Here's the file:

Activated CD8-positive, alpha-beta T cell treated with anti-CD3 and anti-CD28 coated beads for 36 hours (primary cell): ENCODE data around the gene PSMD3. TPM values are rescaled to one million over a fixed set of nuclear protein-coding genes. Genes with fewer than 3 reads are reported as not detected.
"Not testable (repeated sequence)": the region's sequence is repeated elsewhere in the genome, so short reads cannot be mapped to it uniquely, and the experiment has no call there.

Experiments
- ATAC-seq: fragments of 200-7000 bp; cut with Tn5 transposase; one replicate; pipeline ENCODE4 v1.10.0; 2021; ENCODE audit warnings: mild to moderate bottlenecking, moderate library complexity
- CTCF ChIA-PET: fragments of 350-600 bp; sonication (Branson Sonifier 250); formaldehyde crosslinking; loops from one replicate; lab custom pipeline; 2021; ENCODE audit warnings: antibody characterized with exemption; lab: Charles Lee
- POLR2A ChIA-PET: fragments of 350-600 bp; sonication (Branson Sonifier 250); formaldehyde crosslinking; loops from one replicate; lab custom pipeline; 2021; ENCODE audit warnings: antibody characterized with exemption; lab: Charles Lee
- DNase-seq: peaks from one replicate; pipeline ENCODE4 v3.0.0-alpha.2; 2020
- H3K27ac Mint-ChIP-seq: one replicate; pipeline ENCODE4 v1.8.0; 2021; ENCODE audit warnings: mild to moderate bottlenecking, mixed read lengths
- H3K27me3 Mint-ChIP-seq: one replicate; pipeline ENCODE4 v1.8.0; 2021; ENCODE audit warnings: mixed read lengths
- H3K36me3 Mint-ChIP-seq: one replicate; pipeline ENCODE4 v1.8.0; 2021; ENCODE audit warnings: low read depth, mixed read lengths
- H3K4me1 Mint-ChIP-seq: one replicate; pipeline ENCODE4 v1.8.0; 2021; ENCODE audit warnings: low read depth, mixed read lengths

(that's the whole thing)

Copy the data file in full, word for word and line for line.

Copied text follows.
Activated CD8-positive, alpha-beta T cell treated with anti-CD3 and anti-CD28 coated beads for 36 hours (primary cell): ENCODE data around the gene PSMD3. TPM values are rescaled to one million over a fixed set of nuclear protein-coding genes. Genes with fewer than 3 reads are reported as not detected.
"Not testable (repeated sequence)": the region's sequence is repeated elsewhere in the genome, so short reads cannot be mapped to it uniquely, and the experiment has no call there.

Experiments
- ATAC-seq: fragments of 200-7000 bp; cut with Tn5 transposase; one replicate; pipeline ENCODE4 v1.10.0; 2021; ENCODE audit warnings: mild to moderate bottlenecking, moderate library complexity
- CTCF ChIA-PET: fragments of 350-600 bp; sonication (Branson Sonifier 250); formaldehyde crosslinking; loops from one replicate; lab custom pipeline; 2021; ENCODE audit warnings: antibody characterized with exemption; lab: Charles Lee
- POLR2A ChIA-PET: fragments of 350-600 bp; sonication (Branson Sonifier 250); formaldehyde crosslinking; loops from one replicate; lab custom pipeline; 2021; ENCODE audit warnings: antibody characterized with exemption; lab: Charles Lee
- DNase-seq: peaks from one replicate; pipeline ENCODE4 v3.0.0-alpha.2; 2020
- H3K27ac Mint-ChIP-seq: one replicate; pipeline ENCODE4 v1.8.0; 2021; ENCODE audit warnings: mild to moderate bottlenecking, mixed read lengths
- H3K27me3 Mint-ChIP-seq: one replicate; pipeline ENCODE4 v1.8.0; 2021; ENCODE audit warnings: mixed read lengths
- H3K36me3 Mint-ChIP-seq: one replicate; pipeline ENCODE4 v1.8.0; 2021; ENCODE audit warnings: low read depth, mixed read lengths
- H3K4me1 Mint-ChIP-seq: one replicate; pipeline ENCODE4 v1.8.0; 2021; ENCODE audit warnings: low read depth, mixed read lengths